Episode 47: Alan Sieler On The 6 Moods Leaders Create [The Amiel Show]

Powerful leaders know how to shift the moods of teams, organizations, and countries.

But first, they need to observe their own moods.

But what exactly is a mood? And why is it so central to action?

To explore these questions, I spoke recently with Alan Sieler, founder of the Newfield Institute and author of the brilliant three-part book series, Coaching to the Human Soul.

Our conversation was both serious and lighthearted–often at the same time. By the end, I felt so in synch with Alan and his message that I was ready to get named an honorary Aussie.

Check it out–and share with your friends.

Alan_Sieler2

Highlights

news_moods

  • 11:00 Why leaders’ moods matter for taking action
  • 16:30 Alan’s “six pack” of moods
  • 22:00 The moods of resentment and peace
  • 25:30 Why a mood of acceptance can help change agents
  • 30:30 The sneaky mood of resignation
  • 38:00 Ambition, the go-for-it mood
  • 44:00 The physical postures of acceptance and ambition
  • 49:00 The mood of anxiety
  • 54:00 The mood of wonder
  • 58:30 Alan reveals his personal experience with moods

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“What makes resignation sneaky is it dresses itself up in disguise as stories & justifications.”

–Alan Sieler  Tweet this quote

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Episode 46: Barrett C. Brown On Leadership For Conscious Capitalism [The Amiel Show]

This week, Barrett C. Brown joins me to talk about the connection between two topics near to my heart: leadership and conscious capitalism.

I invited Barrett for this conversation because he has been working in the field of sustainability for two decades and is an international expert on leadership development and vertical learning.

He brings a calm wisdom and peaceful passion to a topic of epic proportions.

Listen in and share with your friends.

Barrett C Brown_6649_220

Highlights

  • 7:00 Developing inner capacities is the leading edge for sustainability
  • 13:00 Whispers from the future
  • 20:00 The power of vertical learning
  • 33:00 Highly conscious leaders are different from Level 5 leaders
  • 43:30 Later stage leaders who eject themselves from organizations–or reengage in new ways
  • 49:00 What kind of narrative are you choosing to create?
  • 51:30 Barrett’s practices: meditation, action inquiry and Bulletproof Coffee!

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“Leaders who are calm amidst change & ambiguity end up being more effective”

–Barrett C. Brown  Tweet this quote

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Episode 45: Deborah Helsing on Deliberately Developmental Organizations [The Amiel Show]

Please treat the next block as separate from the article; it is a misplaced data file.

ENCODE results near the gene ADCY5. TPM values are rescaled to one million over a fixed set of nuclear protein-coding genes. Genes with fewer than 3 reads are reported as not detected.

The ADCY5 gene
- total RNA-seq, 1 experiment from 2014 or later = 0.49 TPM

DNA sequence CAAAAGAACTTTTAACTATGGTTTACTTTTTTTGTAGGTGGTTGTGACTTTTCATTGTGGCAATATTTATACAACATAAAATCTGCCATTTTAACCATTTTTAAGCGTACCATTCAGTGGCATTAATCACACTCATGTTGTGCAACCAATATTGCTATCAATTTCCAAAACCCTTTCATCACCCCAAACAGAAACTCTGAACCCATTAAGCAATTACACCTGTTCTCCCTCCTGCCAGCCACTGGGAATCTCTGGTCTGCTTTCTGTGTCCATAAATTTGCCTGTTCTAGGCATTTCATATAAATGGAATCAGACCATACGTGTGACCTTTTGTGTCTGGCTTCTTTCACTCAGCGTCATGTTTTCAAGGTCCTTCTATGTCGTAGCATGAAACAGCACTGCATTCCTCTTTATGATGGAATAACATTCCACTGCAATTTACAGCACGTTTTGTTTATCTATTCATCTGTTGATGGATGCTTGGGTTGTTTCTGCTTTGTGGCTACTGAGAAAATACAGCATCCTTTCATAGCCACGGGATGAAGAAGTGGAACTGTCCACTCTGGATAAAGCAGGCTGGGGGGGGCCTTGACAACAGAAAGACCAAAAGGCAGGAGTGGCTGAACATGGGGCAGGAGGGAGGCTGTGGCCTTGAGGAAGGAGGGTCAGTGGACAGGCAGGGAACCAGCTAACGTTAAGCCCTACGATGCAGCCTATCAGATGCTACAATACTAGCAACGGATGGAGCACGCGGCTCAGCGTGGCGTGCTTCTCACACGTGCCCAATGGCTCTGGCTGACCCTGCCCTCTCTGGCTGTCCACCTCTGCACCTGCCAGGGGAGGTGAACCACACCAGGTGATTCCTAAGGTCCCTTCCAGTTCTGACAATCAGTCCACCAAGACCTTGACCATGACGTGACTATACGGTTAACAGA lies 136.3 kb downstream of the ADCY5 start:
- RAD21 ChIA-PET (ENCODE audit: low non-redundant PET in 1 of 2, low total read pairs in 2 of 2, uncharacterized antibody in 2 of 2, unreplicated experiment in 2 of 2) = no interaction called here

Let’s talk about how a DDO is different from CYA.

Most of us in the West know the term CYA. It means cover your, ahem, behind. As in: don’t give others any openings to attack you. Doing this is important to individual success in most organizations. So we watch what we say, hide our mistakes, and do whatever it takes to look good to the boss.

A DDO is different. DDO stands for deliberately developmental organization. It’s a place where you are expected to reveal your weaknesses and vulnerability rather than hide them. Really? Are you kidding me? Where giving and receiving feedback is part of everyday work and a path to personal growth and organizational success, rather than a dangerous landmine. Seriously? In a DDO, growing people is central rather than peripheral to the company’s strategy. Baloney. Your accountants must be high on something.

DDOs are different!

If you’re skeptical that it’s possible to work in a DDO, join the club.

If you’re curious what life is like in such a place, set aside an hour this week to listen to my conversation with Deborah Helsing.

Deborah is coauthor with Robert Kegan, Lisa Lahey, Matthew Miller, and Andy Fleming of the brand-new book, An Everyone Culture: Becoming a Deliberately Developmental Organization. She also heads up Coach Learning Programs at Minds at Work, teaches at Harvard, and is a researcher at Way to Grow.

I’d never met Deb before this interview, yet we hit it off right away. Our conversation covered unusually powerful–and unusual–collective practices in three very different DDOs–and how these places contain relatively little CYA behavior.  (By the way, the term “CYA organization” doesn’t appear in the book, and I’m not sure it even exists).

Enjoy this provocative conversation!

Deb Helsing

Highlights

  • 9:30The second job nobody pays you for
  • 24:00 Getting feedback on your “backhand” at Boot Camp
  • 31:00 Talking Partners “meet, vent, and work” first thing every morning
  • 41:30 Using the Issues Log to express dissatisfaction—and respond
  • 45:15 The Dot Collector, a way to give real-time feedback to the person running a meeting
  • 51:00 DDOs feel really strange at first
  • 1:01:00 When employees aren’t a fit in a DDO
  • 1:03:30 A job for high school students unlike any other
  • 1:06:30 The pure business value of running a DDO

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In a typical organization, my second job is expending a lot of energy to look good.

–Deborah Helsing  Tweet this quote

 

Giving & receiving feedback is woven into the life of deliberately developmental organizations

–Deborah Helsing Tweet this quote

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Which Jedi Leadership Trick do you want to learn?

This week, instead of a podcast episode, I offer a penny for your thoughts.